Windsurfing made its Olympic debut in 1984 (Los Angeles). Races are run on the same "trapezoid" and "Windward-Leeward" courses as all other sailing classes, which incorporate upwind, reaching and downwind legs. A typical day of competition consists of 2-3 races, each lasting around 45 minutes. The Olympic Regatta will consist of 16 races over 9 days (including two rest days). Windsurfing is a very physical sport and was made even more so when unlimited "pumping" was allowed after the 1992 Olympics. Pumping the sail creates artificial wind and can greatly increase the sailors speed. Sailors pump as often as they can throughout the race to have the highest speed possible. Pumping is extremely taxing on the body and requires both power and endurance. Studies have shown that Olympic Windsurfers are as fit as elite rowers and cross country skiers. To be competitive sailors must be in top physical condition. However, windsurfing is still a finesse sport and also requires good starts, board speed and tactics for success. The RS:X class has every piece of equipment made in the same factory. This levels the playing field by minimizing the "gear factor" and helps to ensure that the best sailor, not equipment, will win.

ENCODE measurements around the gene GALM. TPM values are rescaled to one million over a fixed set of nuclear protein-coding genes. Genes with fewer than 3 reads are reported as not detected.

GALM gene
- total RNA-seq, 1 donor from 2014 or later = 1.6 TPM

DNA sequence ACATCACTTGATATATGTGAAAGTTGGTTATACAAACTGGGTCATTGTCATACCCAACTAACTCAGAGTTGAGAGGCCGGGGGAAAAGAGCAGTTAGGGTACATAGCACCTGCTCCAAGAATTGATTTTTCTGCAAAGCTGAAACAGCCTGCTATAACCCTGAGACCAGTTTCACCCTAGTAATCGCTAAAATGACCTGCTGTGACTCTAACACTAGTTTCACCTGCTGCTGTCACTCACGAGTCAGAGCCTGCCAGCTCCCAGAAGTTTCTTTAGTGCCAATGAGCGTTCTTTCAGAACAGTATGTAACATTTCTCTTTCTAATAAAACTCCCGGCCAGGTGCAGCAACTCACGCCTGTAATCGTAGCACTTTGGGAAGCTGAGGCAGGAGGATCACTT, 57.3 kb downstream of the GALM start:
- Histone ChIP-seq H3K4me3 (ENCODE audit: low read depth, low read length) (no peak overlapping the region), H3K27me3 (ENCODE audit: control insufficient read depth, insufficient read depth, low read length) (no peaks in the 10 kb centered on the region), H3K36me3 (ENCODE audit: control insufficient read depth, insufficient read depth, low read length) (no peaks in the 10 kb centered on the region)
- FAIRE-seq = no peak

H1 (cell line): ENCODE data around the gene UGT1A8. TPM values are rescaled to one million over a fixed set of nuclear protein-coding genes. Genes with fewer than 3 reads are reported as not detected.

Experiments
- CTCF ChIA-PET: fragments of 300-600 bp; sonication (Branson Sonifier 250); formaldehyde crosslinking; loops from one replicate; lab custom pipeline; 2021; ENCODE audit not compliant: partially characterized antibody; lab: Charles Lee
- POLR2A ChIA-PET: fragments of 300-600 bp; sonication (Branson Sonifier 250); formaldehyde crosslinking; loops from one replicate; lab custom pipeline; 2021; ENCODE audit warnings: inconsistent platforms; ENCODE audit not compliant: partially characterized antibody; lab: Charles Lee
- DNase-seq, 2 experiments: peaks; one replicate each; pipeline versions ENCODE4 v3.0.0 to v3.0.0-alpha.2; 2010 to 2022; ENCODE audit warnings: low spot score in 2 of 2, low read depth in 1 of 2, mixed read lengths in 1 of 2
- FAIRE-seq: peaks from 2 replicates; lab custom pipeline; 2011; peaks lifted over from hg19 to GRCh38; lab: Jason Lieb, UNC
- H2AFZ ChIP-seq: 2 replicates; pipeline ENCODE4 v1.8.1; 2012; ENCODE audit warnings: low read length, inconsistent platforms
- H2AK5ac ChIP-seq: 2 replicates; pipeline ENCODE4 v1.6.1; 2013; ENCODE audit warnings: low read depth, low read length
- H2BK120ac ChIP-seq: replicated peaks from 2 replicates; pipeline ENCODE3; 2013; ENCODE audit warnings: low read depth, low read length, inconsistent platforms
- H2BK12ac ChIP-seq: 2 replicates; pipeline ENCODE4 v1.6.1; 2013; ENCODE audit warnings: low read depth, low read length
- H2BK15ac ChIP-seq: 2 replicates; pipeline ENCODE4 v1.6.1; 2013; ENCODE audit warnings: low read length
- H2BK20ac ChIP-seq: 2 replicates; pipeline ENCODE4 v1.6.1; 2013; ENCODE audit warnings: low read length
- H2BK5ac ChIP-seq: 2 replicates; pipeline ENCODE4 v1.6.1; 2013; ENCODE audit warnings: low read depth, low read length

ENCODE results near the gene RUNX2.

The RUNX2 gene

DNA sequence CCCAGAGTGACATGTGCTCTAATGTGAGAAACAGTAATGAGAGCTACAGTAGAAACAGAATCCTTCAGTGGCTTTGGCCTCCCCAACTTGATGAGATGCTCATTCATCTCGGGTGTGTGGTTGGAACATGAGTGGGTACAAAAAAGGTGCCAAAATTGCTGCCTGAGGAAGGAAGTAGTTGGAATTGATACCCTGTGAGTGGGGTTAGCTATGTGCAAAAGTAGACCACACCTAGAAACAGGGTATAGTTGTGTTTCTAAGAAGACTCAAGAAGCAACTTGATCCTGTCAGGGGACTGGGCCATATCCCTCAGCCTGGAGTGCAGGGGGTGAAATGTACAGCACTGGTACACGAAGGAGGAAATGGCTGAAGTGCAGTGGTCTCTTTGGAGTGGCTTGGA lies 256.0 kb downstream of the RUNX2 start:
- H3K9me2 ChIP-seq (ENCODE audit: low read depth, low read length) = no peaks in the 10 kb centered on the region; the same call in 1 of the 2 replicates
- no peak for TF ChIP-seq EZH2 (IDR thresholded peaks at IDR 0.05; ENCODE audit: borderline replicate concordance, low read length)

Photo credit: Andreas Francolini and firstname.lastname@example.org
Wind range for the Olympic board is from 2-35 knots. When the wind gets too light for planing conditions, with the centerboard down, the board is assisted to go upwind. The most commonly used courses are the trapezoidal and windward leeward courses with a 5 minute starting sequence.
RS:X Sail – Mens 9.5m, weight 6.1kg, mast length 520cm, extension 32cm, 7 battens, boom 225-265cm